A casino is a gambling establishment that offers table games and slot machines. It is an industry that generates billions in profits for the companies, individuals, Native American tribes and investors who operate it. It also brings in revenue for state and local governments. In addition to providing a place for gambling, casinos also offer dining, entertainment and other amenities. They may be large resorts such as the Bellagio in Las Vegas or smaller card rooms in bars and restaurants. Casino-type game machines are also often found on boats and barges, at racetracks and in trucks stops and grocery stores.
Something about gambling seems to encourage people to cheat, steal or scam their way into a jackpot. This is why casinos spend a lot of time, effort and money on security. Cameras monitor casino patrons for suspicious activity. Dealers keep an eye on their own tables, making sure no one is palming or marking cards. Pit bosses and table managers watch over the gaming floor, noticing betting patterns that might signal cheating. There are even catwalks that allow surveillance personnel to look down on the casino action from a safe distance.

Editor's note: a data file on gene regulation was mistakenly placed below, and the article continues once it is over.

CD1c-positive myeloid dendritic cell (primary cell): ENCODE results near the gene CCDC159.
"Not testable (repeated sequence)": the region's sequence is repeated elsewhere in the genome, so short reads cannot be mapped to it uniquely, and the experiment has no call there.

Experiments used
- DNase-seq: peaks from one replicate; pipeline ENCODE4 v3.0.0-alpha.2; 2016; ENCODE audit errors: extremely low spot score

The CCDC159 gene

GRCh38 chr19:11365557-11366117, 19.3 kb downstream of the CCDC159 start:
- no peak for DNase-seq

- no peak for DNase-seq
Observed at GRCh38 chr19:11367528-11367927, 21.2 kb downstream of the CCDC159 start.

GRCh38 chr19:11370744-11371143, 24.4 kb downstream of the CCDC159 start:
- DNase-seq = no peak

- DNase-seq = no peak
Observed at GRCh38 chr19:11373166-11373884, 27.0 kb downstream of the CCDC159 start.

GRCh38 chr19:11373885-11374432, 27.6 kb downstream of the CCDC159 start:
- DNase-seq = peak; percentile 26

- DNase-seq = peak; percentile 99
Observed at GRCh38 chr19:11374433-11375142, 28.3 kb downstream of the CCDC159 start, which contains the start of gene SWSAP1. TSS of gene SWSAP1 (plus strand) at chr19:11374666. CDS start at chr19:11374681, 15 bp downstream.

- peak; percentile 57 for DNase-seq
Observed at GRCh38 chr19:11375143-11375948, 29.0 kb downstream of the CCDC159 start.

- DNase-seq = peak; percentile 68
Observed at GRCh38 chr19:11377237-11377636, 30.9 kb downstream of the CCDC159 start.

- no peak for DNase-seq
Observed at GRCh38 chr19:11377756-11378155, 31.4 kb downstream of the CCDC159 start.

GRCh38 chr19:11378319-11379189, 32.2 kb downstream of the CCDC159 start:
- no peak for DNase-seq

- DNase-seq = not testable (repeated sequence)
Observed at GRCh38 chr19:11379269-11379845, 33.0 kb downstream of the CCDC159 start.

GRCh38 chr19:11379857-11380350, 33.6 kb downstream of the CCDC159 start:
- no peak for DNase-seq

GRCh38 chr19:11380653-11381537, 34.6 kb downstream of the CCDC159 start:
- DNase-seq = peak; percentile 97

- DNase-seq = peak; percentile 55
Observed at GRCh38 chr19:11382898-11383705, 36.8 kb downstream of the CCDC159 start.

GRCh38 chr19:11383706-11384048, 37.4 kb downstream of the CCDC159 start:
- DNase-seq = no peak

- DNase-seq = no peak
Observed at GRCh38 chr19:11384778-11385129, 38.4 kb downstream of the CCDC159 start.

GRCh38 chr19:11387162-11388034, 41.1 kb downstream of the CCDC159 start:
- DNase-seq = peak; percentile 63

In addition to protecting their own assets, casino operators must also worry about the social impact of their business. Critics point out that casino revenues drain money from other types of local entertainment and can cause a drop in property values in the surrounding area. Studies also show that compulsive gambling harms the economy and society in many ways, including by reducing work productivity.